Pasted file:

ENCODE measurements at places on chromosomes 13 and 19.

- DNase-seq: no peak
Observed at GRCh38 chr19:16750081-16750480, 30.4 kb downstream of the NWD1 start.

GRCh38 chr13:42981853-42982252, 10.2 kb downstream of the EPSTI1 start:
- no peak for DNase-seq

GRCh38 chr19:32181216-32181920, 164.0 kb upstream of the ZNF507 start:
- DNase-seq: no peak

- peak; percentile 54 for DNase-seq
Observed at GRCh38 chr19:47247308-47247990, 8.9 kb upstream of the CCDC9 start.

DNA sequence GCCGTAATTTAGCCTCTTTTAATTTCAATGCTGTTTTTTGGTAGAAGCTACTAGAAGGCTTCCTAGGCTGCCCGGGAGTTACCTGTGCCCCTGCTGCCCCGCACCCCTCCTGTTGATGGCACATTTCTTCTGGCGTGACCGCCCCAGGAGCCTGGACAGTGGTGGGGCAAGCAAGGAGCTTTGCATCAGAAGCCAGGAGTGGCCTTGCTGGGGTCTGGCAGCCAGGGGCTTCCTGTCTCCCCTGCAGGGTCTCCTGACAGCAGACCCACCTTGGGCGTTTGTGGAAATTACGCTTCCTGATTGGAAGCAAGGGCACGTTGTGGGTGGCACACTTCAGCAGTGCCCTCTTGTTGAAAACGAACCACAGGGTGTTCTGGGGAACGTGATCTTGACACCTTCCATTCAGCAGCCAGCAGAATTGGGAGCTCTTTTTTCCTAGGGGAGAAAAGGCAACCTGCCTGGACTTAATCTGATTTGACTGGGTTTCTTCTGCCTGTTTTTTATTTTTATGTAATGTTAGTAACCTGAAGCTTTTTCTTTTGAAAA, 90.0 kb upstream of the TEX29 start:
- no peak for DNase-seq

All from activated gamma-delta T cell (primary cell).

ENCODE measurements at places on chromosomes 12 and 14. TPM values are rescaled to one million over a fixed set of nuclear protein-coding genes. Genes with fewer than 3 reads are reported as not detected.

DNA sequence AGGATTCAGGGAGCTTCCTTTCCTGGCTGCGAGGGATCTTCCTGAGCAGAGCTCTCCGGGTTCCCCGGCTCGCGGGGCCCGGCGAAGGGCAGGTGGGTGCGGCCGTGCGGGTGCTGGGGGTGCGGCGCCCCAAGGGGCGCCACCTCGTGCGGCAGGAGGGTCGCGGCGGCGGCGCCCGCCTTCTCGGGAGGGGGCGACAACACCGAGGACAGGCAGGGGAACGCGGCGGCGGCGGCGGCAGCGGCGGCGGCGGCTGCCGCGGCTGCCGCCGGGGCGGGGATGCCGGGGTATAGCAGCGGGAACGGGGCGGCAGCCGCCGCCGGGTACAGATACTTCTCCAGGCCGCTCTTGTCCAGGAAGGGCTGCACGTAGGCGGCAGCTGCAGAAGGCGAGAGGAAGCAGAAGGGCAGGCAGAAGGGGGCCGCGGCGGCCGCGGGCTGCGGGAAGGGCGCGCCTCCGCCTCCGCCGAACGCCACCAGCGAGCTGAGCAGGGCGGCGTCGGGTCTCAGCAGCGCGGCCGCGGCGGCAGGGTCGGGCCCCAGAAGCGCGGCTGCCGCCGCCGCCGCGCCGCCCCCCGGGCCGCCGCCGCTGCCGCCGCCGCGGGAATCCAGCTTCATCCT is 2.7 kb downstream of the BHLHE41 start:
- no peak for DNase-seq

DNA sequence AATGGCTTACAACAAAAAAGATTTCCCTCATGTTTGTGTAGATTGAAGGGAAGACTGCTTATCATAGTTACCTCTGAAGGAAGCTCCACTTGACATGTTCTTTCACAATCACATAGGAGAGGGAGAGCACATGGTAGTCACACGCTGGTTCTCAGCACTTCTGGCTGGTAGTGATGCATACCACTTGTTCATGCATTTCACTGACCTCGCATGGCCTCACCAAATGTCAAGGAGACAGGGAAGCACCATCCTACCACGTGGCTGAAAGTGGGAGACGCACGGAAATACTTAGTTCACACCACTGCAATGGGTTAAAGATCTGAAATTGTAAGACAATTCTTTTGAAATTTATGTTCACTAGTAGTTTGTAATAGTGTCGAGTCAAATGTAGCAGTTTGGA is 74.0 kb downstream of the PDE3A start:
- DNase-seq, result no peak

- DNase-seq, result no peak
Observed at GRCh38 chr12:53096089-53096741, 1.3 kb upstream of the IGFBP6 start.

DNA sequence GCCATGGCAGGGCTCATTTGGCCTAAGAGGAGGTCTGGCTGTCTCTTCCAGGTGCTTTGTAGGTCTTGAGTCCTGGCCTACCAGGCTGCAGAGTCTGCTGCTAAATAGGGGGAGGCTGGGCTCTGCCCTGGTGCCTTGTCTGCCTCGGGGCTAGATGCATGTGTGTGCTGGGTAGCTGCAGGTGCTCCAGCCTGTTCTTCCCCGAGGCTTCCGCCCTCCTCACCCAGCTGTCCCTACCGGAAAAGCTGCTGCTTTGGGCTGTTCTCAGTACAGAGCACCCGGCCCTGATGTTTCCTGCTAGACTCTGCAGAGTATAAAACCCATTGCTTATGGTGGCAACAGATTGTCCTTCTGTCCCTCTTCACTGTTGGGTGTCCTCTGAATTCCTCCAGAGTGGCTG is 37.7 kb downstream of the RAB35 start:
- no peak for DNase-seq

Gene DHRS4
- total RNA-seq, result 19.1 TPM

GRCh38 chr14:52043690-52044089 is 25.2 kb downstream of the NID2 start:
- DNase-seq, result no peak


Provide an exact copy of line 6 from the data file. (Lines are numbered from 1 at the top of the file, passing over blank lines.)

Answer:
GRCh38 chr19:32181216-32181920, 164.0 kb upstream of the ZNF507 start: